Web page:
Adjustment Disorder DSM-5 Criteria
When someone has difficulty coping with a stressor and meets criteria outlined in The Diagnostic and Statistical Manual of Mental Disorders, Fifth Edition (DSM-5), he/she can be diagnosed with adjustment disorder. Adjustment disorder is often difficult to diagnose because it shares symptoms with other mental health disorders; thus, professionals turn to the DSM-5, for adjustment disorder criteria. Developed and published by the American Psychiatric Association (2013), the DSM-5 is the widely accepted authority on mental illness.
DSM-5 Criteria for Adjustment Disorder
The DSM-5 defines adjustment disorder as “the presence of emotional or behavioral symptoms in response to an identifiable stressor(s) occurring within 3 months of the onset of the stressor(s)” (American Psychiatric Association, 2013).
In addition to exposure to one or more stressors, other DSM-5 criteria for adjustment disorder must be present. One or both of these criteria exist:
- Distress that is out of proportion with expected reactions to the stressor
- Symptoms must be clinically significant—they cause marked distress and impairment in functioning
Further, these criteria must be present:
- Distress and impairment are related to the stressor and are not an escalation of existing mental health disorders
- The reaction isn’t part of normal bereavement
- Once the stressor is removed or the person has begun to adjust and cope, the symptoms must subside within six months.
Types of Adjustment Disorder in the DSM-5
There are six subtypes of adjustment disorder delineated in the DSM-5. All share the above criteria; specifically, they are precipitated by an obvious stressor, cause distressful symptoms, and are time-limited.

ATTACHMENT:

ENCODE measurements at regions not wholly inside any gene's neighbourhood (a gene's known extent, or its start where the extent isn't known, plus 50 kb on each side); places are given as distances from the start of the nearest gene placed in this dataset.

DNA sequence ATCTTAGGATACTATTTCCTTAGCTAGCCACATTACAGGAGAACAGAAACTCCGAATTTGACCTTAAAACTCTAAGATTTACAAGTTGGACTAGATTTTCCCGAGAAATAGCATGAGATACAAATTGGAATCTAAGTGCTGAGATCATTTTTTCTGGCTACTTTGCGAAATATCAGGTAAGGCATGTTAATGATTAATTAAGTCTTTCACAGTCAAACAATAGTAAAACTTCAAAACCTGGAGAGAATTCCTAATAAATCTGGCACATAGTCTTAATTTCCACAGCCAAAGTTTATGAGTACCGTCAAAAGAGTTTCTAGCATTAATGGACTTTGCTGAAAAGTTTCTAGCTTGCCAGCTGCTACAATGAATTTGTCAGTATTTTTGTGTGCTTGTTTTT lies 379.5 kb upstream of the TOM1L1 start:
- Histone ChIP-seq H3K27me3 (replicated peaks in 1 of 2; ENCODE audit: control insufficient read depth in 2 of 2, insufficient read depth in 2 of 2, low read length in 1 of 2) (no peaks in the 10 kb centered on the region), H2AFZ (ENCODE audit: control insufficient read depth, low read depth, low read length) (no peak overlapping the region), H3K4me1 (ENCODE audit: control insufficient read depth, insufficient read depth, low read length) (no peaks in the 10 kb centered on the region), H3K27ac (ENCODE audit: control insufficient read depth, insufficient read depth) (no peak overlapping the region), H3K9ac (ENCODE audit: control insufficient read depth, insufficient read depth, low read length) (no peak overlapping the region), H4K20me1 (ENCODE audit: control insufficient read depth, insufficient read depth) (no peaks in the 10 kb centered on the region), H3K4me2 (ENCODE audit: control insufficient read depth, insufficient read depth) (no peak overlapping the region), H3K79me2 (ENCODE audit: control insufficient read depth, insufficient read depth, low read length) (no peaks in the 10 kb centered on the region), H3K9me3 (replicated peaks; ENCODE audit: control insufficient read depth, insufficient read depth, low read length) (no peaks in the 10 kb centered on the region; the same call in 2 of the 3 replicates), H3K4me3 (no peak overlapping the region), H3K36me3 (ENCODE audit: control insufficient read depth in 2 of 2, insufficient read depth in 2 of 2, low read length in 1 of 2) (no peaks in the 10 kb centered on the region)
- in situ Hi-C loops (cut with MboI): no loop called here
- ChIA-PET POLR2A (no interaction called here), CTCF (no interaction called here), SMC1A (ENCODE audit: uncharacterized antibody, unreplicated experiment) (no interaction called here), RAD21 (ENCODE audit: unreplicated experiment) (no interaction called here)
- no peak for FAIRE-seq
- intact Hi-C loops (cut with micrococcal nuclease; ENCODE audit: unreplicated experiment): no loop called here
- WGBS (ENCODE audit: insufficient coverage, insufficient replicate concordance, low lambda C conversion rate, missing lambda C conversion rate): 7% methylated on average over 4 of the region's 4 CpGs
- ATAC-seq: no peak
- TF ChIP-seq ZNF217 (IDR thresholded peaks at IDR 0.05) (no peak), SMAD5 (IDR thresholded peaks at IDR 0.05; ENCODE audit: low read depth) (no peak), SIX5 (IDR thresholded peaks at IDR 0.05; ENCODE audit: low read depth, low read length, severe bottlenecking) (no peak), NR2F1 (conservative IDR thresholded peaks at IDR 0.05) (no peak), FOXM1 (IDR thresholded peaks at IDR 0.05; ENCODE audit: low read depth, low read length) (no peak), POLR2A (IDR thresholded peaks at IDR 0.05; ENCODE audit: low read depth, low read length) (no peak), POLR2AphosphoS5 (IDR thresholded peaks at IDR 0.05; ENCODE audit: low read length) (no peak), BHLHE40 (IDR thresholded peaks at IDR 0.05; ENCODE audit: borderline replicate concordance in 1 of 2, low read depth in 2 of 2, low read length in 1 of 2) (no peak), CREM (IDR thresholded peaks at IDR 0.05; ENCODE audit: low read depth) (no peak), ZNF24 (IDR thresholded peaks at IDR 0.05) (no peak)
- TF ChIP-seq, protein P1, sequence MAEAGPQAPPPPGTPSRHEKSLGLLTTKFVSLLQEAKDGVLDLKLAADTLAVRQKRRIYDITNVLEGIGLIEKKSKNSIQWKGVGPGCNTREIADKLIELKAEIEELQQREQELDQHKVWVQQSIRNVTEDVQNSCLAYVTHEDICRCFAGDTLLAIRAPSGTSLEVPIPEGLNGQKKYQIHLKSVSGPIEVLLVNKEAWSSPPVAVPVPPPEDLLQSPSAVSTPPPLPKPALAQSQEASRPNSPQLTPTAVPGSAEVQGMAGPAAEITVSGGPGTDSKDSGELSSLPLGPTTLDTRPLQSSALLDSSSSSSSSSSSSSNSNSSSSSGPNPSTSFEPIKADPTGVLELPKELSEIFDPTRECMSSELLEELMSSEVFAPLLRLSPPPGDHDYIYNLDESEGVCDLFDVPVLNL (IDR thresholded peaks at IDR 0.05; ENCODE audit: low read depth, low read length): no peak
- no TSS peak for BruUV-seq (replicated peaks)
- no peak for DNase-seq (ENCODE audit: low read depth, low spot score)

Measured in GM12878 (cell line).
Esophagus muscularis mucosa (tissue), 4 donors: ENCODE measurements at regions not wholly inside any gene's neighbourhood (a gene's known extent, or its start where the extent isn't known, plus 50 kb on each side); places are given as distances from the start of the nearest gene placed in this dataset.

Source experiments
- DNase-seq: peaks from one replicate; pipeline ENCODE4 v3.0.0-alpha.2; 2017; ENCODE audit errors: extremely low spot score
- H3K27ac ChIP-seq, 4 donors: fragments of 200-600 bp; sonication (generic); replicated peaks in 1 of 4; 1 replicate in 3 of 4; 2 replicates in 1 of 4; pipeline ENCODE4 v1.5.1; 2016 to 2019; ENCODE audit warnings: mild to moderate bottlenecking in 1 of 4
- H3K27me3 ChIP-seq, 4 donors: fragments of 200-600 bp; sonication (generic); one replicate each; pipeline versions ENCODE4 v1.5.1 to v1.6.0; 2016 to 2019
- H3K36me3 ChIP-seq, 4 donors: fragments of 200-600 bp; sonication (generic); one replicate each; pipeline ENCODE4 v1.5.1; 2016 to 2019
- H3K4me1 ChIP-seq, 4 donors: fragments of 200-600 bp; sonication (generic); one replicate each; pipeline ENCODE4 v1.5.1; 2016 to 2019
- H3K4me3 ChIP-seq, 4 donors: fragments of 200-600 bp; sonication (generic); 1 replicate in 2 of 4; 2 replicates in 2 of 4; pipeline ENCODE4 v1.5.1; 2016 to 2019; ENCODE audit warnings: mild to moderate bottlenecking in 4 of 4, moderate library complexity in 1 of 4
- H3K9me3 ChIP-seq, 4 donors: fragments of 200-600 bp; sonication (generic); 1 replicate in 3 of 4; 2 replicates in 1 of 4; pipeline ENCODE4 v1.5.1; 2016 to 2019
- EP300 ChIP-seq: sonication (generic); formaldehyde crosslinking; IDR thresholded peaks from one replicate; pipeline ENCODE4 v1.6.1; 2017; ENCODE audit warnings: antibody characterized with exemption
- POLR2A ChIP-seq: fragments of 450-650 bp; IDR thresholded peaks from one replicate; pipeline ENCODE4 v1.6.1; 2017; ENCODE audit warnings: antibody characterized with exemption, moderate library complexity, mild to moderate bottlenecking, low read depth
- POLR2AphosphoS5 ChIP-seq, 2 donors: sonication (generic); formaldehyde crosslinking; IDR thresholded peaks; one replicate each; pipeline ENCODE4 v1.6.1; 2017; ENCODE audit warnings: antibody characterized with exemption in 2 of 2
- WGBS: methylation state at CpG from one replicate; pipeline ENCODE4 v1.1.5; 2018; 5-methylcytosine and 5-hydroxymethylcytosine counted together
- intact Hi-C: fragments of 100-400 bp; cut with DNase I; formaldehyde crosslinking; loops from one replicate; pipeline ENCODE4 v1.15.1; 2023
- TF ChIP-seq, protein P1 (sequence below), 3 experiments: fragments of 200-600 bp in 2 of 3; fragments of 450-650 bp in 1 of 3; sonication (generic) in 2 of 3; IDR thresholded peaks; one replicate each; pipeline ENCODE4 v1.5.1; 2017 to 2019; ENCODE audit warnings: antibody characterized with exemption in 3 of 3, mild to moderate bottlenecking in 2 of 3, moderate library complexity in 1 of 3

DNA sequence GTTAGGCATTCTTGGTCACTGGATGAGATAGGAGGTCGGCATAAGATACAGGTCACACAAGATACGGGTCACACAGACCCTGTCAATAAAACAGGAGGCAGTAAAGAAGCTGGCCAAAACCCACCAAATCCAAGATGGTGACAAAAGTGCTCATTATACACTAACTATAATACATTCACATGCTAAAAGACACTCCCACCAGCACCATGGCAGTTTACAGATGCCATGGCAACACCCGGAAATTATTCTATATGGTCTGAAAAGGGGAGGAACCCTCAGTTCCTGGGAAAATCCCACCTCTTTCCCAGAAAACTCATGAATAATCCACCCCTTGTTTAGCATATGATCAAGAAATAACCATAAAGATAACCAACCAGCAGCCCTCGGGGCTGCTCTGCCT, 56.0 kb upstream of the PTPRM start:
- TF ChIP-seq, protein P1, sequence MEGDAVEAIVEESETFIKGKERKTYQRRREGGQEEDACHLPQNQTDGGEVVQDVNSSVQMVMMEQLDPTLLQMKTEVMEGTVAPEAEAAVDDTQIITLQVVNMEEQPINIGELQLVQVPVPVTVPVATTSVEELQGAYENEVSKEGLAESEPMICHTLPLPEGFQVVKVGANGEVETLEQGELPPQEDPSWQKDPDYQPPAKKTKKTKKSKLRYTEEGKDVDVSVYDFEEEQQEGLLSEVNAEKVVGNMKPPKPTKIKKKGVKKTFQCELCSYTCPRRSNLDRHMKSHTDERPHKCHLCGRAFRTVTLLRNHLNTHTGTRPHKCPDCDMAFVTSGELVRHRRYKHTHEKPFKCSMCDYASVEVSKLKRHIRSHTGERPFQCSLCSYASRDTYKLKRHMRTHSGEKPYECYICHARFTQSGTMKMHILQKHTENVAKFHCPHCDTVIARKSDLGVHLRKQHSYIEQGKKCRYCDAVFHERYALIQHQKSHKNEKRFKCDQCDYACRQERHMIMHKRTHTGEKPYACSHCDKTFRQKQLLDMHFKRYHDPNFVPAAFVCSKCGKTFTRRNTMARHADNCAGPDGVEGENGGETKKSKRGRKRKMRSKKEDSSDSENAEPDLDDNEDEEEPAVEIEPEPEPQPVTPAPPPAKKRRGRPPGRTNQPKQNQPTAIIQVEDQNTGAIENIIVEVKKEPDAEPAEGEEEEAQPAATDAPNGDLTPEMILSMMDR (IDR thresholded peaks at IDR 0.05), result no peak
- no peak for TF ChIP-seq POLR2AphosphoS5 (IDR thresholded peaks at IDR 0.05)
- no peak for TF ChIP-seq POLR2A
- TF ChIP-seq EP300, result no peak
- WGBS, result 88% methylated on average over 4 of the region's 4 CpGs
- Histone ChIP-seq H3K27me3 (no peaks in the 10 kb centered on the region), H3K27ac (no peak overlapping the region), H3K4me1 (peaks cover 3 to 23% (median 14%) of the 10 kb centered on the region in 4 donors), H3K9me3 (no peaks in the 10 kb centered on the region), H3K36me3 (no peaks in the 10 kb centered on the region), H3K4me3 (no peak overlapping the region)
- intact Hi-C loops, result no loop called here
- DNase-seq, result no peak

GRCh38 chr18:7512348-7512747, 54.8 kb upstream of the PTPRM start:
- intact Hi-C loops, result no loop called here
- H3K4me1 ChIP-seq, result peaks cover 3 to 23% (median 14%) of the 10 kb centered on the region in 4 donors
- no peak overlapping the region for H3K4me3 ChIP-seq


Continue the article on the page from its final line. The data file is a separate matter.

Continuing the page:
The DSM-5 criteria for each type of adjustment disorder relate to its specific symptoms. The manual specifies adjustment disorder with
- Depressed mood
- Mixed depressed mood and anxiety
- Disturbance of conduct
- Mixed disturbance of emotions and conduct
- Unspecified (symptoms don’t quite meet the criteria for any of the defined categories)
When diagnosing an adjustment disorder, clinicians examine the specific DSM-5 criteria for adjustment disorder and match the person’s symptoms to the subtypes. Specifying the type of adjustment disorder someone is experiencing helps the person receive the correct treatment.
Anxiety and fear are common human responses to stressors. Sometimes people experience anhedonia; they lose their sense of pleasure and enjoyment. Low mood is another response to a stressor. Sometimes, people exhibit irritability, anger, or aggression. These all are normal human reactions to stressors; however, when they meet the DSM criteria for adjustment disorder, a diagnosis is made and a proper treatment plan can begin.
DSM-5 Adjustment Disorder Criteria and Differential Diagnosis
A large part of helping someone receive the correct treatment is knowing exactly what is going on. Adjustment disorder can mimic other disorders, such as depression, anxiety disorders, substance abuse, personality disorders, and more. When professionals use the adjustment disorder criteria in the DSM-5, they can make a differential diagnosis; that is, they can distinguish adjustment disorders from other disorders with similar symptoms.
One of the main DSM criteria for adjustment disorder is that its symptoms must occur in response to a stressor and must happen first, before a diagnosis of anxiety disorder, depression, or other mental health disorder.
The adjustment disorder criteria in the DSM-5 also help differentiate adjustment disorder from other trauma- and stressor-related disorders. Adjustment disorder can result from stressors of any severity, even ones that might seem relatively mild. Also, the symptoms of adjustment disorder don’t quite reach the level of those that occur with posttraumatic stress disorder (PTSD) or acute stress disorder (ASD).
The DSM-5 criteria for adjustment disorders help shed light on this stressor-induced disorder so people can understand and overcome it.
Last Updated: 30 August 2016
Reviewed by Harry Croft, MD